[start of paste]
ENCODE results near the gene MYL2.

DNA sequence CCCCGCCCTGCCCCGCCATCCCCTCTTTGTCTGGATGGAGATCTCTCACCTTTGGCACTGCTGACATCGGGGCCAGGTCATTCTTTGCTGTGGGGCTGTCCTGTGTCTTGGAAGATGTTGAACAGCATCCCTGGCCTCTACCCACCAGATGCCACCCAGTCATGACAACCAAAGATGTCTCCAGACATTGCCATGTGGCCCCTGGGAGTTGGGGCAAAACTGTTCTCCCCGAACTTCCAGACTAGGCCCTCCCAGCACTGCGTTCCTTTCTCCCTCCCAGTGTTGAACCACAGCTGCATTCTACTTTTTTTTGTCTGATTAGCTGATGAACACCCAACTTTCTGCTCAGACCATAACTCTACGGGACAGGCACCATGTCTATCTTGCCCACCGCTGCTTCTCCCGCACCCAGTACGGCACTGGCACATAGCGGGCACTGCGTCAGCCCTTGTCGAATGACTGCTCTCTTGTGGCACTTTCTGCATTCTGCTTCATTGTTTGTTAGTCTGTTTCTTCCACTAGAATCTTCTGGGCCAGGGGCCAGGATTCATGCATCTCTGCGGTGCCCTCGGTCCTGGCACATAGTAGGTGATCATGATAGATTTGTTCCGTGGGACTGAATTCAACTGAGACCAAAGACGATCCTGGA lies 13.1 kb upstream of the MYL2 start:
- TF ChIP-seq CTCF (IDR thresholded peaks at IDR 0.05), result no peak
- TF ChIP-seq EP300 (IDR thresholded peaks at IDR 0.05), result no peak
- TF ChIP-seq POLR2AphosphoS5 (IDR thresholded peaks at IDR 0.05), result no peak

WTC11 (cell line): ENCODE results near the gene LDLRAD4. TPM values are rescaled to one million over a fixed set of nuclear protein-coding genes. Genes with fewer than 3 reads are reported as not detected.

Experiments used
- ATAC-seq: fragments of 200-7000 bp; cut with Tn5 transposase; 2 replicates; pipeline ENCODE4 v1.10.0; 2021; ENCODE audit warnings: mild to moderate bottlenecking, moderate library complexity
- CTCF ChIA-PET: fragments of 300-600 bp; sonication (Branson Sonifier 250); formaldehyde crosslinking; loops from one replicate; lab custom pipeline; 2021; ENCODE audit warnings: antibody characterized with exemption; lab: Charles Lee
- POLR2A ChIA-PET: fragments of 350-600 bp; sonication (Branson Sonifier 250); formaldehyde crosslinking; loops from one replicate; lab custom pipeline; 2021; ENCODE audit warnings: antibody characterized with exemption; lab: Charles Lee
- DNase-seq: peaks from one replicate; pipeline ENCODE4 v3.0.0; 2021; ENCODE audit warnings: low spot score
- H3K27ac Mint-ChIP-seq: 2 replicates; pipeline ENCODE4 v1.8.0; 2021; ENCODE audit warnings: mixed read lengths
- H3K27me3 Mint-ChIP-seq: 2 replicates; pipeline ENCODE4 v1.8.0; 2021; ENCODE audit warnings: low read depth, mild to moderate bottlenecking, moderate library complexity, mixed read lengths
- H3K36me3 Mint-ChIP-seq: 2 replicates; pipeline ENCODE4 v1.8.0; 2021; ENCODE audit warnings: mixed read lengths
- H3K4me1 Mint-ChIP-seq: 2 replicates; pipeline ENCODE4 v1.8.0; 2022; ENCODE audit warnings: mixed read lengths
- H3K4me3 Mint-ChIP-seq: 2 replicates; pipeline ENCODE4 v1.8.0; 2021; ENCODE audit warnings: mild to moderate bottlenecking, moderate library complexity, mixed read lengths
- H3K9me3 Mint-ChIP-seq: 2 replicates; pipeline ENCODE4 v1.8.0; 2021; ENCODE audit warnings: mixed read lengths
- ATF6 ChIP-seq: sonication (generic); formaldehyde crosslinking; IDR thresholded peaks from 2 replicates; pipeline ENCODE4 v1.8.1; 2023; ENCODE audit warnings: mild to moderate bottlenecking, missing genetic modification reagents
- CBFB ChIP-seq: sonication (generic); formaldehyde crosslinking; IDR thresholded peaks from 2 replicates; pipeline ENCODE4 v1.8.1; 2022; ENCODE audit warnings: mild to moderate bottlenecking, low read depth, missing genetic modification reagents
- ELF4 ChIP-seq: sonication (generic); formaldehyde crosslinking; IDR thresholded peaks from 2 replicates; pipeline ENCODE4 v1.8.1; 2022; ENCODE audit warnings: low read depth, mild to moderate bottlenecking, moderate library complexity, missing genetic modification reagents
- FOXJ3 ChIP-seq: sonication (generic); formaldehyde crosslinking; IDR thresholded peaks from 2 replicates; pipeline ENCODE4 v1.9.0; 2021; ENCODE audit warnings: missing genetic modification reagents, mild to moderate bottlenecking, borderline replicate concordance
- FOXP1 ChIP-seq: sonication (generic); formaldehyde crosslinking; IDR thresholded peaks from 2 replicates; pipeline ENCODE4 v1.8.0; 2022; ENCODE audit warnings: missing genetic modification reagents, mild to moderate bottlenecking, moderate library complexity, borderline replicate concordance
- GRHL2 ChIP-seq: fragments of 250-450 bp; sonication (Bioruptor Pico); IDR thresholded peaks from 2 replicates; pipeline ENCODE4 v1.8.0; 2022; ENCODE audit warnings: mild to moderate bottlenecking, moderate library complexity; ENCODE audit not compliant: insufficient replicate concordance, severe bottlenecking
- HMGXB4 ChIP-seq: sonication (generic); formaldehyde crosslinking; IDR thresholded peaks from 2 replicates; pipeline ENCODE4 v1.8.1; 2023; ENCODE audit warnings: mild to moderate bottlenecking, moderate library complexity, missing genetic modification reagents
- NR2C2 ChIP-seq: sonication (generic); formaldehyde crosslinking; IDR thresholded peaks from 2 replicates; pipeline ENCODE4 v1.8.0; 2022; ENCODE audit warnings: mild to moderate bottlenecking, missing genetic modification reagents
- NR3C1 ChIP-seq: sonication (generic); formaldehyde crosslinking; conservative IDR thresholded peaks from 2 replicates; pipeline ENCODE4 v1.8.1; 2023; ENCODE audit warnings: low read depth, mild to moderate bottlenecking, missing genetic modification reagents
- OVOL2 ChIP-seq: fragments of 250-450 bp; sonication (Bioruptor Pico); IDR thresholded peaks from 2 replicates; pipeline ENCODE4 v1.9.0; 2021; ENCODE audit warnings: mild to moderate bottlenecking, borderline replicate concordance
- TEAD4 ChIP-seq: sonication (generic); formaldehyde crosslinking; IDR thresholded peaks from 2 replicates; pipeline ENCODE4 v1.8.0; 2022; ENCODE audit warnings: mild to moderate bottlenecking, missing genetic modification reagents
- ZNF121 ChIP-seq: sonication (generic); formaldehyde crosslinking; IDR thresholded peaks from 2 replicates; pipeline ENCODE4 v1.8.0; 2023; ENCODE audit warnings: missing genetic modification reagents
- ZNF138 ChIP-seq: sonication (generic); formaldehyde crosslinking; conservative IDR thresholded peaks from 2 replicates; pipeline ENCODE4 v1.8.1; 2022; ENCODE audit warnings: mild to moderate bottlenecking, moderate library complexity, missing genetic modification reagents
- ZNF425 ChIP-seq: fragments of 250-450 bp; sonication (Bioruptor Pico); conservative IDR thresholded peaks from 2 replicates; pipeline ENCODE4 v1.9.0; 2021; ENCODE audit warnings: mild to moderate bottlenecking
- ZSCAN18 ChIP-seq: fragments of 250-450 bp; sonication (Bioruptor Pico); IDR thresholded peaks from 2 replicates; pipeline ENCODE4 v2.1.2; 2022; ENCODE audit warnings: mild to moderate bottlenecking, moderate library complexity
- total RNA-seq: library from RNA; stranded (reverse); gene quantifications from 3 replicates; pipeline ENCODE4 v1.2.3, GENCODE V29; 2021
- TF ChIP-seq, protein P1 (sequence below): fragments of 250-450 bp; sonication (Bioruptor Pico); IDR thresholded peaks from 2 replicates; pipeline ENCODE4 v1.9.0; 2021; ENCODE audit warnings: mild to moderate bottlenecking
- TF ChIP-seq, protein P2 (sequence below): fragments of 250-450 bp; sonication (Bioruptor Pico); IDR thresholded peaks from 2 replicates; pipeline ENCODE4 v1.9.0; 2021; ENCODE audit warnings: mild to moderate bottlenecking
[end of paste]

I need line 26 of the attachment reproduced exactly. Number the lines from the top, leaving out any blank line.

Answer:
- NR3C1 ChIP-seq: sonication (generic); formaldehyde crosslinking; conservative IDR thresholded peaks from 2 replicates; pipeline ENCODE4 v1.8.1; 2023; ENCODE audit warnings: low read depth, mild to moderate bottlenecking, missing genetic modification reagents